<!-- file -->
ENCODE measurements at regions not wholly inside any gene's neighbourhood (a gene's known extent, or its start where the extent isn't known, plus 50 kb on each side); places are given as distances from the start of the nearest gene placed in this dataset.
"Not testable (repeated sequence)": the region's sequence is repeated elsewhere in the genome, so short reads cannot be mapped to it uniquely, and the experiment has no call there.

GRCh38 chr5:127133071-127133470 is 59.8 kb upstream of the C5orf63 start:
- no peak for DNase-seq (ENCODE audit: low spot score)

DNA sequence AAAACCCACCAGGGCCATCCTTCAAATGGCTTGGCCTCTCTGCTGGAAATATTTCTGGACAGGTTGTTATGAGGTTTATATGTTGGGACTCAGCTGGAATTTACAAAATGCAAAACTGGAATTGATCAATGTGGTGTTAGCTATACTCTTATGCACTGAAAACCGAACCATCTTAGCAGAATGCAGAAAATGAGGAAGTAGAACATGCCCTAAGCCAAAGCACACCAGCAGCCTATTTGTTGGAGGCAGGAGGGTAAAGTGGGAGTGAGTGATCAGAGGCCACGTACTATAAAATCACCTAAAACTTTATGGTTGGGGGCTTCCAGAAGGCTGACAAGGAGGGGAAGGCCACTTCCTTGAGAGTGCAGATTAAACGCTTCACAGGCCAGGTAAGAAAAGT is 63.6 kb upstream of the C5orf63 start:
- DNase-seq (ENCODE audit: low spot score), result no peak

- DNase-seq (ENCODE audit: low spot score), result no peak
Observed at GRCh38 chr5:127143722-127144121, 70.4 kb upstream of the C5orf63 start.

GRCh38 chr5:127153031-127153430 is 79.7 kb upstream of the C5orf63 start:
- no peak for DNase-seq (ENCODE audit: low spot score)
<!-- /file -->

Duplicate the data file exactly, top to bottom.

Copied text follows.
ENCODE measurements at regions not wholly inside any gene's neighbourhood (a gene's known extent, or its start where the extent isn't known, plus 50 kb on each side); places are given as distances from the start of the nearest gene placed in this dataset.
"Not testable (repeated sequence)": the region's sequence is repeated elsewhere in the genome, so short reads cannot be mapped to it uniquely, and the experiment has no call there.

GRCh38 chr5:127133071-127133470 is 59.8 kb upstream of the C5orf63 start:
- no peak for DNase-seq (ENCODE audit: low spot score)

DNA sequence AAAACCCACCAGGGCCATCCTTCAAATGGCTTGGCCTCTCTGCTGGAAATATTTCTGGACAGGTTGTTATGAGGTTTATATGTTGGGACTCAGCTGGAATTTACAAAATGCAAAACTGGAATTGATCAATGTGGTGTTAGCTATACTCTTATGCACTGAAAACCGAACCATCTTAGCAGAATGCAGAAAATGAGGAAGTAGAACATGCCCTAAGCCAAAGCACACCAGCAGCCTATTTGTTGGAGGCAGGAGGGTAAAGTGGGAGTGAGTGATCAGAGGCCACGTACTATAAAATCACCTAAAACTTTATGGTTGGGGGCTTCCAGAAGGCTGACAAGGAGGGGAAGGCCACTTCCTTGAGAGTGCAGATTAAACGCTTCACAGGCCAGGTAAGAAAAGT is 63.6 kb upstream of the C5orf63 start:
- DNase-seq (ENCODE audit: low spot score), result no peak

- DNase-seq (ENCODE audit: low spot score), result no peak
Observed at GRCh38 chr5:127143722-127144121, 70.4 kb upstream of the C5orf63 start.

GRCh38 chr5:127153031-127153430 is 79.7 kb upstream of the C5orf63 start:
- no peak for DNase-seq (ENCODE audit: low spot score)